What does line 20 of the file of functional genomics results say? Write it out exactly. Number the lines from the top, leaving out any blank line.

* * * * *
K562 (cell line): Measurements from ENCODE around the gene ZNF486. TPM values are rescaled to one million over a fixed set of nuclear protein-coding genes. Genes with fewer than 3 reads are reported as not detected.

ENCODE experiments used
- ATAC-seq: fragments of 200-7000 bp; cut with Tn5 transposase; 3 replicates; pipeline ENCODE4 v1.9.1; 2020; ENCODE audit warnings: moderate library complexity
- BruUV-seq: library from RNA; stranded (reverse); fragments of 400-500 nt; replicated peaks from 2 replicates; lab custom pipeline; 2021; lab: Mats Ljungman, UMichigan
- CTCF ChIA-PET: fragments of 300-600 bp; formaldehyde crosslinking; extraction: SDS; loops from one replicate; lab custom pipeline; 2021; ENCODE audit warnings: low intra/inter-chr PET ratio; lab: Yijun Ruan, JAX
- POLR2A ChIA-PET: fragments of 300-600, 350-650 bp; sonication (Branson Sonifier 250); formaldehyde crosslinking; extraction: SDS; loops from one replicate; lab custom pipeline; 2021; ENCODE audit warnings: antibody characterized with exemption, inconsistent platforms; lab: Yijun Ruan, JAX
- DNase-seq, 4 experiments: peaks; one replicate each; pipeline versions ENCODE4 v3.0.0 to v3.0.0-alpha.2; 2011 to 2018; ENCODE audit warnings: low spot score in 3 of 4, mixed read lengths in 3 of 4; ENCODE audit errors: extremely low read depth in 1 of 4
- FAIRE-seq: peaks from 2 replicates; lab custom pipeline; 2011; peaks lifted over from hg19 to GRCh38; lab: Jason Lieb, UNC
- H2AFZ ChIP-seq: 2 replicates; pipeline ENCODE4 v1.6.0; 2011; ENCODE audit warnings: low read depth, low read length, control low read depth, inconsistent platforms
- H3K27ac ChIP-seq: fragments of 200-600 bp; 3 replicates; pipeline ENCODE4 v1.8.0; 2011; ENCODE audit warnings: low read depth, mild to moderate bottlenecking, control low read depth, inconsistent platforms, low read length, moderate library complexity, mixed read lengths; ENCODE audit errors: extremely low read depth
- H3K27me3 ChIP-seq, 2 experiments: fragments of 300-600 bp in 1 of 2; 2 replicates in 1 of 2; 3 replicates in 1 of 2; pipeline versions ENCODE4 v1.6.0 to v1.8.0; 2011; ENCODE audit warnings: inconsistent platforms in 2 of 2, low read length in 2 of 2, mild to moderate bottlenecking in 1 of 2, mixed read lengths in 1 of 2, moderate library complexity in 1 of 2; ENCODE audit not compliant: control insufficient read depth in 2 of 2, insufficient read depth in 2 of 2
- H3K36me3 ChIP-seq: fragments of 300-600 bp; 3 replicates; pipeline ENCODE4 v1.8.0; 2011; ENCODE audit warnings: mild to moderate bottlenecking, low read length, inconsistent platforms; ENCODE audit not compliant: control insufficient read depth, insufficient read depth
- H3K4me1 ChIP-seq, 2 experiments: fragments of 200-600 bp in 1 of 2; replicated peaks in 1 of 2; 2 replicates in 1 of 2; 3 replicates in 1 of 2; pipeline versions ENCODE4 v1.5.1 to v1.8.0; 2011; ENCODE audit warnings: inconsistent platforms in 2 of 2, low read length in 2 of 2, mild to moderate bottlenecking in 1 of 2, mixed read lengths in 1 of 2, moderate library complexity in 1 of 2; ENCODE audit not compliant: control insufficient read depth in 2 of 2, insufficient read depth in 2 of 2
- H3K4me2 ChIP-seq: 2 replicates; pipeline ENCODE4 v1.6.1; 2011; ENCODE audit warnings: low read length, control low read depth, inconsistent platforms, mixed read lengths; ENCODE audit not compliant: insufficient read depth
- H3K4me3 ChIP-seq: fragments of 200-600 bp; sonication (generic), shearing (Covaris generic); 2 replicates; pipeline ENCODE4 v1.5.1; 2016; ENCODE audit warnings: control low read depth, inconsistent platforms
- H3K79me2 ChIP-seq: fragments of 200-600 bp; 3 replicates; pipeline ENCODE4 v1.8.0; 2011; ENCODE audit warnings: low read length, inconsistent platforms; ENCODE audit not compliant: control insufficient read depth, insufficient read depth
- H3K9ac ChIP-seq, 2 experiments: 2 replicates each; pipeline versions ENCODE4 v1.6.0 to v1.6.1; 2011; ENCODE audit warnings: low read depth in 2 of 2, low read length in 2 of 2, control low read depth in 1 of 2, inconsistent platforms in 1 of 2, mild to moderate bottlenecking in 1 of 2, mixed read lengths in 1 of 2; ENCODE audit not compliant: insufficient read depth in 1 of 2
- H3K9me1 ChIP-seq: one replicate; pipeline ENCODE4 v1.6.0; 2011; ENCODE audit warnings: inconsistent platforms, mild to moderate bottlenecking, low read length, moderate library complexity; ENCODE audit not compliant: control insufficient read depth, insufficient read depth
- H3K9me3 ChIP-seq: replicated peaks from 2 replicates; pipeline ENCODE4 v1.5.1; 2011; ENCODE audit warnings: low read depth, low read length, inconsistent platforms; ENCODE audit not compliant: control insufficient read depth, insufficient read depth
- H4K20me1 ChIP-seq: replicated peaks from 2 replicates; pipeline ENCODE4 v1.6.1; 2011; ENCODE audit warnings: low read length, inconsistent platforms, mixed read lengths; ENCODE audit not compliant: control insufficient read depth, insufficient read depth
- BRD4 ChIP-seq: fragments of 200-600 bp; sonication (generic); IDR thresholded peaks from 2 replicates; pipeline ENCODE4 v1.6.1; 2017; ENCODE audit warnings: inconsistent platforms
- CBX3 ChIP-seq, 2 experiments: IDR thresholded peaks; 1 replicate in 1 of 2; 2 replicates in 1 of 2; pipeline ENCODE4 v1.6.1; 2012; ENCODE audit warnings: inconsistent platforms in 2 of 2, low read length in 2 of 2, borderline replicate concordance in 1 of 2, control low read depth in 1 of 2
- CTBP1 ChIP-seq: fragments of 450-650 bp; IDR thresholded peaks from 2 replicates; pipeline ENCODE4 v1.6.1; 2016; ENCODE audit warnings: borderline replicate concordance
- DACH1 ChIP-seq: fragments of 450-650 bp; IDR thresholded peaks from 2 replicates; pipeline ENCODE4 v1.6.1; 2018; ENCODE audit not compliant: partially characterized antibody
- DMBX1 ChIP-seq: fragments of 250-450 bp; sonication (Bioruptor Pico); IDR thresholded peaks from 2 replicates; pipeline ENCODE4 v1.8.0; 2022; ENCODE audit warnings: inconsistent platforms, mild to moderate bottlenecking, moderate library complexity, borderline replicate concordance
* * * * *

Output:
- H4K20me1 ChIP-seq: replicated peaks from 2 replicates; pipeline ENCODE4 v1.6.1; 2011; ENCODE audit warnings: low read length, inconsistent platforms, mixed read lengths; ENCODE audit not compliant: control insufficient read depth, insufficient read depth